Threat actors already stole nearly 4,000 credentials before the holiday was even over, according to report. Continue reading TurkeyBombing Puts New Twist on Zoom Abuse
Watch out for a whole different type of shoulder-surfing, researchers uncover the CostaRicto hackers-for-hire gang, and we take a peek at who is behind Parler.
All this and much more is discussed in the latest edition of the award-winning “Smashing … Continue reading Smashing Security podcast #205: Zoom password pinching and Parler problems
When Zoom announced Zapps last month — the name has since been wisely changed to Zoom Apps — VC Twitter immediately began speculating that Zoom could make the leap from successful video conferencing service to becoming a launching pad for startup innovation. It certainly caught the attention of former TechCrunch writer and current investor at […] Continue reading Will Zoom Apps be the next hot startup platform?
Halloween may have been last month, but IBM researchers revealed Wednesday that they discovered a way ghosts could haunt Cisco Webex meetings. The vulnerabilities in the video conferencing platform — since the subject of a Cisco patch — would permit uninvited guests to join a meeting without showing up on the participant list, stay in a meeting even after the host expels them and gather information about other attendees without joining. Unwelcome guests are often more commonly associated with a Webex competitor, Zoom, which led to the coining of the term “Zoombombing” and Zoom wrestling with the problem. But the IBM research shows that with so many meetings happening online during the pandemic, Zoom isn’t alone. Webex registered a record 324 million users in March, and saw usage grow 451% from mid-February to mid-June. IBM Research found that invaders could exploit the “handshake” process whereby Webex connects meeting participants. “A malicious actor […]
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The videoconferencing giant has upped the ante on cybersecurity with three fresh disruption controls. Continue reading Zoom Takes on Zoom-Bombers Following FTC Settlement
Zoom released new security features to help its users counter disruptive meeting intrusions, otherwise known as “Zoombombing.” Matt Nagel, security & privacy PR lead at the American communications technology company, announced in a blog post on Nov… Continue reading Zoom Releases New Security Features to Counter Zoombombing
Zoom on Monday unveiled a trio of security tools the video conferencing company and its users can deploy to defend against unwelcome intruders who “Zoombomb” meetings. The announcement is the latest in a blitz that began this spring, when Zoom’s daily usage skyrocket at the onset of the coronavirus outbreak, and the company admitted it was caught off guard by the resulting security woes — among them, uninvited users posting offensive materials. Last week, Zoom reached a settlement with the Federal Trade Commission over its encryption claims. The company has since begun rolling out end-to-end encryption for all users. Multiple state attorneys general also had pressed Zoom to do more about Zoombombing. The company reached an agreement with New York in May to increase security. “Suspend Participant Activities,” one of the three tools Zoom detailed in a blog post, allows Zoom hosts to pause meeting functions to report disruptive attendees. Afterward, the host can resume video, audio, screen sharing and other […]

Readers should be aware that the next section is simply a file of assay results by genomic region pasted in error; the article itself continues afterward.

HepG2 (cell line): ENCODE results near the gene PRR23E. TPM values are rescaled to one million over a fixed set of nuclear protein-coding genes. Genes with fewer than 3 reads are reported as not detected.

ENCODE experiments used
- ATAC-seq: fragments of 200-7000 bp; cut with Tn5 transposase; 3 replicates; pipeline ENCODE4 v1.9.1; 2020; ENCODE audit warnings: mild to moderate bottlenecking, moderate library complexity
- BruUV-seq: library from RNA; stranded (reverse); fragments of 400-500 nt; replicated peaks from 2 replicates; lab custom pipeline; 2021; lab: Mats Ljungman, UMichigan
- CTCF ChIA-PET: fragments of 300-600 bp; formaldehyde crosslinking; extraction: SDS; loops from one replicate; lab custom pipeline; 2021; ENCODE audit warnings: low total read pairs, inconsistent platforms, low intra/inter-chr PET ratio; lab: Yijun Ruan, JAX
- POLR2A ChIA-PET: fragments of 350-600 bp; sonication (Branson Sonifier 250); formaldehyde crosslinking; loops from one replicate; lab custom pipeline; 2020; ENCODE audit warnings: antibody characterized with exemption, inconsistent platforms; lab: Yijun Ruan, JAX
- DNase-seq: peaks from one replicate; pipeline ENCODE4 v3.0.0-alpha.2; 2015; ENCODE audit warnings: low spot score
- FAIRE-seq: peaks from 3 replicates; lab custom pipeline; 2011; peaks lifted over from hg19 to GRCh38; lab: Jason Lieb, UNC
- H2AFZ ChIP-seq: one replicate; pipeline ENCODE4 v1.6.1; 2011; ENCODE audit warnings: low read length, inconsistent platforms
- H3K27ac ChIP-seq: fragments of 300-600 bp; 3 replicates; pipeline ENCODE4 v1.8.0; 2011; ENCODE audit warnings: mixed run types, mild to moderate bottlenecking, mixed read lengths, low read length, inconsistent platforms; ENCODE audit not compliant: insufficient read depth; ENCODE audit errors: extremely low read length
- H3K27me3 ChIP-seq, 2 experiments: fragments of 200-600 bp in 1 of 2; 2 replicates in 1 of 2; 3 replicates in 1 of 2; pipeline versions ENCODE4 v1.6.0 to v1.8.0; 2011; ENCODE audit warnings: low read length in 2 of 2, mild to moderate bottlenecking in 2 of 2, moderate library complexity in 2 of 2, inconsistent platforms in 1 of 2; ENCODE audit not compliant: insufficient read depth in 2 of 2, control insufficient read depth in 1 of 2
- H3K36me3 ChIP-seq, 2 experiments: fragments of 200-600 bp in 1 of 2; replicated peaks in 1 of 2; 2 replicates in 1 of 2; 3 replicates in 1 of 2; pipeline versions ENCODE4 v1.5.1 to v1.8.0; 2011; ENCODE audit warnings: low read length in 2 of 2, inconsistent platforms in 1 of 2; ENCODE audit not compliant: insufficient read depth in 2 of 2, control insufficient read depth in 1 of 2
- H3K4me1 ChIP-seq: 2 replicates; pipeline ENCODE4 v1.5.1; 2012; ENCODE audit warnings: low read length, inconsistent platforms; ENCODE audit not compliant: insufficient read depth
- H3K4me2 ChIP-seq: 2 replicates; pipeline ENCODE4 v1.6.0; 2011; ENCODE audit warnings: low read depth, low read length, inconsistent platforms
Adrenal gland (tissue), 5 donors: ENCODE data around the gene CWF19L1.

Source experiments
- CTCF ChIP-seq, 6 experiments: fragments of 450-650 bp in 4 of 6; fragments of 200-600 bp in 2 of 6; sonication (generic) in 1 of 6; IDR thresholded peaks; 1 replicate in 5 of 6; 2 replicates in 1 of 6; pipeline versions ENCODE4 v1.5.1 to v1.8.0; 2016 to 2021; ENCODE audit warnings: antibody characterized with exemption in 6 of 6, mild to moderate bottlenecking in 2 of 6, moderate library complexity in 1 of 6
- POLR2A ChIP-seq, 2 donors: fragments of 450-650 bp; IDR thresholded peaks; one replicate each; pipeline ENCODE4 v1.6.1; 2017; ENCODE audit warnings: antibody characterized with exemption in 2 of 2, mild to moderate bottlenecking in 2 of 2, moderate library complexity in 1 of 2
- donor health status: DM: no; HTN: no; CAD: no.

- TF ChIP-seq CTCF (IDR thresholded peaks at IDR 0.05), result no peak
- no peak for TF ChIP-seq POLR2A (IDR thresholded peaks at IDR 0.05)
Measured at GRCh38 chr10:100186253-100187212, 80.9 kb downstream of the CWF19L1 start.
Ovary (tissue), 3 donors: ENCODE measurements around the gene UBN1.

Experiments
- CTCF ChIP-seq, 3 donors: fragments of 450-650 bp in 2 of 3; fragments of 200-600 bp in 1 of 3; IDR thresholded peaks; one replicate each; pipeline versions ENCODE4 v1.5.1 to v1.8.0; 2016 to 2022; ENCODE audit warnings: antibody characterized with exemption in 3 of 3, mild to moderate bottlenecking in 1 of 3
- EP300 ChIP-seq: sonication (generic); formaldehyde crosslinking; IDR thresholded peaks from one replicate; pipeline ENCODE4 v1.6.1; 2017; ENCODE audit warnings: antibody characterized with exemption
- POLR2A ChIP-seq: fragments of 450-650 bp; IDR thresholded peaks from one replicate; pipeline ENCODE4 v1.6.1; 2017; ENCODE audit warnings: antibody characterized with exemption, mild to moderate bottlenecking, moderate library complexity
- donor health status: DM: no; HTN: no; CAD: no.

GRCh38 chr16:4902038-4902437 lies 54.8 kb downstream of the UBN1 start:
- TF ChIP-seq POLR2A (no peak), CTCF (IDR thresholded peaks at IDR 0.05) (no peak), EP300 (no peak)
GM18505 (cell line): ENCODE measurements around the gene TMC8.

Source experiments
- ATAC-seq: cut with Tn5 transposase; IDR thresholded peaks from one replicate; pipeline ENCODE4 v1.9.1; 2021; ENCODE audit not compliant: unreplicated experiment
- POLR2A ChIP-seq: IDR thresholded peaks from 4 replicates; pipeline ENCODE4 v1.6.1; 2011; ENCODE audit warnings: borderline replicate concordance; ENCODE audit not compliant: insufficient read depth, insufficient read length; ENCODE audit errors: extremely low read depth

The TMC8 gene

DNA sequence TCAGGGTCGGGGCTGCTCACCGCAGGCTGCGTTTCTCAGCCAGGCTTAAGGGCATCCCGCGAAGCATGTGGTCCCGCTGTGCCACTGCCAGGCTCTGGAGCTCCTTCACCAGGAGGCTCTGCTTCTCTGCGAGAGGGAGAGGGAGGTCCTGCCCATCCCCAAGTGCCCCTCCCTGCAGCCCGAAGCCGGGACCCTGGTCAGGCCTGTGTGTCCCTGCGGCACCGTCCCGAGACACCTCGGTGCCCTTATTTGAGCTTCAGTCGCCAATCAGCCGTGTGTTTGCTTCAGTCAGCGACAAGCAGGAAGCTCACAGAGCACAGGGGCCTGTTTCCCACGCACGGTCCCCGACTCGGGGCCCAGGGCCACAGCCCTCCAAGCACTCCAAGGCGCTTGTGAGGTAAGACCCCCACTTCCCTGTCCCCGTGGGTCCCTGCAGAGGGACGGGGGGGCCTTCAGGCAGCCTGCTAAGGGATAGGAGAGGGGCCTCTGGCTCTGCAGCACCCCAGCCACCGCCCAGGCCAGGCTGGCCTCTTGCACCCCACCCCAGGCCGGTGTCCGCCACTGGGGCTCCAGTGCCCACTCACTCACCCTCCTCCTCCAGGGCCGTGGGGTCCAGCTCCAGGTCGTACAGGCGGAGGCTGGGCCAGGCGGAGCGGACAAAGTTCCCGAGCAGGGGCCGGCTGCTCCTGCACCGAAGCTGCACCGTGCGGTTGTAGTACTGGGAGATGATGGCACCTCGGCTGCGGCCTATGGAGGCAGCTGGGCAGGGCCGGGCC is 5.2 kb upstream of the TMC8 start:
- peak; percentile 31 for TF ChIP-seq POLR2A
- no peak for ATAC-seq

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For many people, the biggest change of 2020 has been adjusting to a glut of online teleconferences as a part of daily working life. [p_leriche] has had to adjust the way church services are conducted, and found managing a complicated streaming meeting setup to be complicated at best. To ease …read more
Zoom Video Communications, the maker of the popular Zoom video conferencing solution, has agreed to settle allegations made by the US Federal Trade Commission (FTC) that it “engaged in a series of deceptive and unfair practices that undermined th… Continue reading FTC orders Zoom to enhance security practices
Zoom reached a deal with the Federal Trade Commission to settle allegations it misrepresented its security and privacy protections for users, the FTC announced Monday. In its action against Zoom, the FTC alleged Zoom “engaged in a series of deceptive and unfair practices that undermined the security of its users.” The FTC alleged that Zoom misled users when it claimed it offered end-to-end encryption — intended to protect user communications from external, unintended eavesdroppers — when Zoom actually didn’t offer that level of security, according to the complaint. The FTC also alleged Zoom informed users it would store recordings of Zoom meetings in an encrypted format, when in reality they were kept unencrypted up to 60 days, and eventually were encrypted later. Zoom compromised users’ security when it secretly installed ZoomOpener, software intended to help users join meetings more seamlessly, but which actually made users vulnerable to malware, according to the FTC. The FTC alleges […]
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